India has seen an explosive growth in digital shows in the recent past. Honestly, there is no dearth of content on the Internet, however, most of these shows follow similar themes and stick to tested genres. Finding a show that is different and still checks all the right boxes can be a little difficult.
Damaged, Hungama’s first original show, hence, comes as a breath of fresh air. Not only is the show an absorbing psychological crime drama – a genre that is extremely under-explored in India, but is also the first time that we see a woman playing a serial killer and being well, quite literally, the person of interest. Here we tell you why exactly this show deserves the top spot on your watch list.
Damaged ventures into a territory which is quite bold for a digital show in the country. A story like this could have very well translated into another murder mystery or crime thriller, but the makers have given the show a unique execution. As a psychological crime drama, it dives into the mind of the serial killer, explains what made her who she is and makes us follow the twists and turns of her life. It makes us see the world through her eyes and gets us to understand her perspective. In terms of freshness and originality, the show emerges triumphant.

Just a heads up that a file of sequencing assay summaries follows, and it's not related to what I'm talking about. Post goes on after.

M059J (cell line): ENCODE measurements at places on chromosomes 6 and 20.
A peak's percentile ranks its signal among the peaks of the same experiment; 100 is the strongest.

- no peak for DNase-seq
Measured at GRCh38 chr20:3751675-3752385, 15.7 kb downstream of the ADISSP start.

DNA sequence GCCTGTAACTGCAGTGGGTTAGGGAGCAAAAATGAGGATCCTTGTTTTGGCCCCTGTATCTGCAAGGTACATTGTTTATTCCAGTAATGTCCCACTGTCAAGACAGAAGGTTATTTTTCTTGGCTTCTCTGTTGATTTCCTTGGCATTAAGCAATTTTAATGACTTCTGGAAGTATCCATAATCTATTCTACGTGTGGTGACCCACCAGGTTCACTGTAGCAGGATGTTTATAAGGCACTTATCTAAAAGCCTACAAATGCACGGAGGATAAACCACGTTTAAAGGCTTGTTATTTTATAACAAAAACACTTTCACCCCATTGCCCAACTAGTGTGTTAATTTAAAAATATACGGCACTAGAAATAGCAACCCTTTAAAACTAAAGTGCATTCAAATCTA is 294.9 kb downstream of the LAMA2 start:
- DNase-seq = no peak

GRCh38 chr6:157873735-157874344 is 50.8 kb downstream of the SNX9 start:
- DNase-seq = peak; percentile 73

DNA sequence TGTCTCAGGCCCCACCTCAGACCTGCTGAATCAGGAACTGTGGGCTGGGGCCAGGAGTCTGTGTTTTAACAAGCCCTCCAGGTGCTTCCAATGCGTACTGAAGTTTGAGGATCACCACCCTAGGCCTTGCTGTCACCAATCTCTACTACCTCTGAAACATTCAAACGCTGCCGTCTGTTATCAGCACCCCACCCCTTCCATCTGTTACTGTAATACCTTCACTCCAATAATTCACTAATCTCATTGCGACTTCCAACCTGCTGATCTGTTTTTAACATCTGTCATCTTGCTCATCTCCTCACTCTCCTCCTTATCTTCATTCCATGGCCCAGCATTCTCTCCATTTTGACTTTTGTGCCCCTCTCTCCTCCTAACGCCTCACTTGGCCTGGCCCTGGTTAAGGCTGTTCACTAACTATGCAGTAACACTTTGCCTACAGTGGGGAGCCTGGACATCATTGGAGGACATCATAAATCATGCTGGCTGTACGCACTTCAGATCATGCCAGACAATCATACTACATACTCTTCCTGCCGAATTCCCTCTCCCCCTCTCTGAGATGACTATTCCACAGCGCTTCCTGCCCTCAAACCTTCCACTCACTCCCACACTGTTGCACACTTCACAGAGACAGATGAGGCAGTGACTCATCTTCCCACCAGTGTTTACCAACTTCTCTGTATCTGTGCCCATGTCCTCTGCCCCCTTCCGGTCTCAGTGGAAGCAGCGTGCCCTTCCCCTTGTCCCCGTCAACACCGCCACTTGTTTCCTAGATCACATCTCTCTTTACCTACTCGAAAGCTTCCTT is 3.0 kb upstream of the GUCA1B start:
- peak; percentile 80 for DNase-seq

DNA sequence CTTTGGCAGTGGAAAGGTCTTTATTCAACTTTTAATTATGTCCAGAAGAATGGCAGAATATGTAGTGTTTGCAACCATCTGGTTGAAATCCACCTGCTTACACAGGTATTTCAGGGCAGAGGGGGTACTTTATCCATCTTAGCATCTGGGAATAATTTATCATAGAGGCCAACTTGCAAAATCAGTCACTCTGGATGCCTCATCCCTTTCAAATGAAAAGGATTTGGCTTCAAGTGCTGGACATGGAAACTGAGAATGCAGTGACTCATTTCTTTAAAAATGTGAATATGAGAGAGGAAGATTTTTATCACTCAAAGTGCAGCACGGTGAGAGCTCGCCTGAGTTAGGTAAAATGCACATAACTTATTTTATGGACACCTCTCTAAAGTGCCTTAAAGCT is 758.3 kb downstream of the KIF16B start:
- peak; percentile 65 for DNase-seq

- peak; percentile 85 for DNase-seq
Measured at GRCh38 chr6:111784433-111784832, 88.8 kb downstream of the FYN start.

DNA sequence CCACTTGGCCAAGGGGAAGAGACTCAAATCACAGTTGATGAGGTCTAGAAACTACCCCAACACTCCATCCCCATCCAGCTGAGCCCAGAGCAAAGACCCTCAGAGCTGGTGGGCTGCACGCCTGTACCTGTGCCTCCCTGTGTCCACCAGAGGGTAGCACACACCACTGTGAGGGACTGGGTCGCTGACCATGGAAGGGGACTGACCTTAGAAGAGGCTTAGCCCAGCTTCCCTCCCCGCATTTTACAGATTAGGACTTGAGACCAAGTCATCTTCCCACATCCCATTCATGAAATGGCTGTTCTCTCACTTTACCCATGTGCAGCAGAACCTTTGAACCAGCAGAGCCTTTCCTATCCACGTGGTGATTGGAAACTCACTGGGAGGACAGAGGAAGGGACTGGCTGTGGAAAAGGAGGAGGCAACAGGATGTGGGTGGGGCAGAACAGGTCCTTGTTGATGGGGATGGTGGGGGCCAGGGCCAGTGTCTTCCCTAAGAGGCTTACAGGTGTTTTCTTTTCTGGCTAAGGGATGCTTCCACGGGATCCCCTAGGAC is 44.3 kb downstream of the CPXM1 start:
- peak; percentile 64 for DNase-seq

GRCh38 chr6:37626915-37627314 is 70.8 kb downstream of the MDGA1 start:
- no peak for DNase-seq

Damaged starts where most other murder stories end. We are introduced to Lovina (Amruta Khanvilkar) – an otherwise ordinary woman, someone we think we could be friends with or maybe even fall in love with. And then almost immediately, in one of the most artistically shot murder scenes, we realize we couldn’t be more wrong.
One would think that revealing the identity of the killer so early on in the show could make us lose interest, but instead, it just piques it. Because once the cops get a whiff of the murders, we are served one of the most tactfully written battles of wits between our femme fatale and the cops, led by Abhay (Amit Sial).
An interesting point about the show – nobody in the show is perfect; everybody, including the cops, operates on the fringes of good and evil. Hence, it avoids falling into the clichéd trap of forcing the viewers to take sides.